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Abstract alg zero divisor?

  1. Nov 5, 2005 #1
    Let R be the set of all real valued functions defined for all reals under function addition and multiplication.

    Determine all zero divisors of R.

    A zero divisor is a non zero element such that when multiplied with another nonzero element the product is zero.
    So I said that the zero divisors of R would be all the functions in R that are not the zero function but take on the value of zero at least one time.
    Am I close?
    acoording to my answer though f=sin X and g= x-2 would be zero divisors because niether function is the zero function but fg = (sin X)(x-2) = 0 at x=2
    but my teacher said this is wrong he said the product has to be zero for all x.
    How would I even begin to find all the functions that are not the zero function but when multiplied together is zero for all x?
     
    Last edited: Nov 5, 2005
  2. jcsd
  3. Nov 5, 2005 #2

    HallsofIvy

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    How are you defining multiplication in this case? Are you saying that if a function is 0 for any x then it is the "zero" function?
     
  4. Nov 5, 2005 #3
    The problem says under normal function multiplication. The zero function is
    Z(x)= 0 for all x
     
  5. Nov 5, 2005 #4

    HallsofIvy

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    So f(x)= 2x is 0 for x= 0. But f*g is not, in general, equal to the 0 function.
     
  6. Nov 5, 2005 #5
    so are there any zero divisors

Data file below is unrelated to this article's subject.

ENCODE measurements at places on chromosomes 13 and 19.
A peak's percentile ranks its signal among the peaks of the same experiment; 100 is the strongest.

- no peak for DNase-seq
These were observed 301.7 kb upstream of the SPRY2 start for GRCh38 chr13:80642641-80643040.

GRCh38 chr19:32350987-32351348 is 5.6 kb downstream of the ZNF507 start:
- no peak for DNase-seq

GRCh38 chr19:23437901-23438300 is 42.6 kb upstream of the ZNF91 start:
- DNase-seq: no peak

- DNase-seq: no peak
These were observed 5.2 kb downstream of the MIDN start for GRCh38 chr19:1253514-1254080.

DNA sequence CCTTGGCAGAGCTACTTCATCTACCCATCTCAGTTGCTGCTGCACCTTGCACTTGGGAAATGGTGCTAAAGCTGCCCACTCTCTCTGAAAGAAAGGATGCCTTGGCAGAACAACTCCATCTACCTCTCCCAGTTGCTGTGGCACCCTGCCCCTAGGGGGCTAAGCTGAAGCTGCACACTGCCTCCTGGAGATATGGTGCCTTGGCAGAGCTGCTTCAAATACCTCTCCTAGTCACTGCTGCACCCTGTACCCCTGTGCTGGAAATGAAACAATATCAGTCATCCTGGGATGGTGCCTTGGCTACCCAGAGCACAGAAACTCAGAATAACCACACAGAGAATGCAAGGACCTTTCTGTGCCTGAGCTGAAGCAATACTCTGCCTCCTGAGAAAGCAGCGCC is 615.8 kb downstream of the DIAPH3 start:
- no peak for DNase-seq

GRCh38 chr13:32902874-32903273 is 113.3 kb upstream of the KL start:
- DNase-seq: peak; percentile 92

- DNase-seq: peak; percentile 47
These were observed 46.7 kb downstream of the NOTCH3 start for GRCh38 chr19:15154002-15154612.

7. Nov 6, 2005 #6

    Hurkyl

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    One thing I would do on a problem like this if I got stuck is to try and specialize the definitions to the situation at hand.

    You know that f is a zero divisor iff there exists g such that f*g = 0.

    So if f, g, and 0 are all functions, what form does this condition take?
     
  8. Nov 6, 2005 #7

    HallsofIvy

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    What about, for example, f(x)= 0 if x<0, 1 if x>= 0; g(x)= 1 if x< 0; 0 if x>=0?
     
  9. Nov 6, 2005 #8
    the piecewise functions above are both zero divisors. since neither function is the zero function but thier product is zero for all x, ok I think I get now.

    so any function that is not the zero function , but takes on the value of zero for some x, is a zero divisor. Becasue if my function f takes on zero for some interval I, I can always construct another function g that is zero on I compliment.

    just to make sure I get this, f(x) = x^2 + 1 cannot be zero divisor because I would have to multiply it by a function g thats always zero, which would make g the zero function.
     
    Last edited: Nov 6, 2005
  10. Nov 6, 2005 #9

    HallsofIvy

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    It doesn't have to be "intervals". Let f(x)= 0 if x is rational, 1 if x is irrational, g(x)= 1 if x is rational, 0 if x is irrational.

    Your second statement is correct: if f(x) is NEVER 0 then it is not a zero divisor.
     
  11. Nov 6, 2005 #10

    Hurkyl

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    Well, technically, if a function is zero anywhere, then it is zero on some interval (plus some other points).
     
  12. Nov 6, 2005 #11

    HallsofIvy

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    Do you mean you are considering a singleton {a} as an interval?
     
  13. Nov 6, 2005 #12

    Hurkyl

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    Sure, since {a} = [a, a]
     
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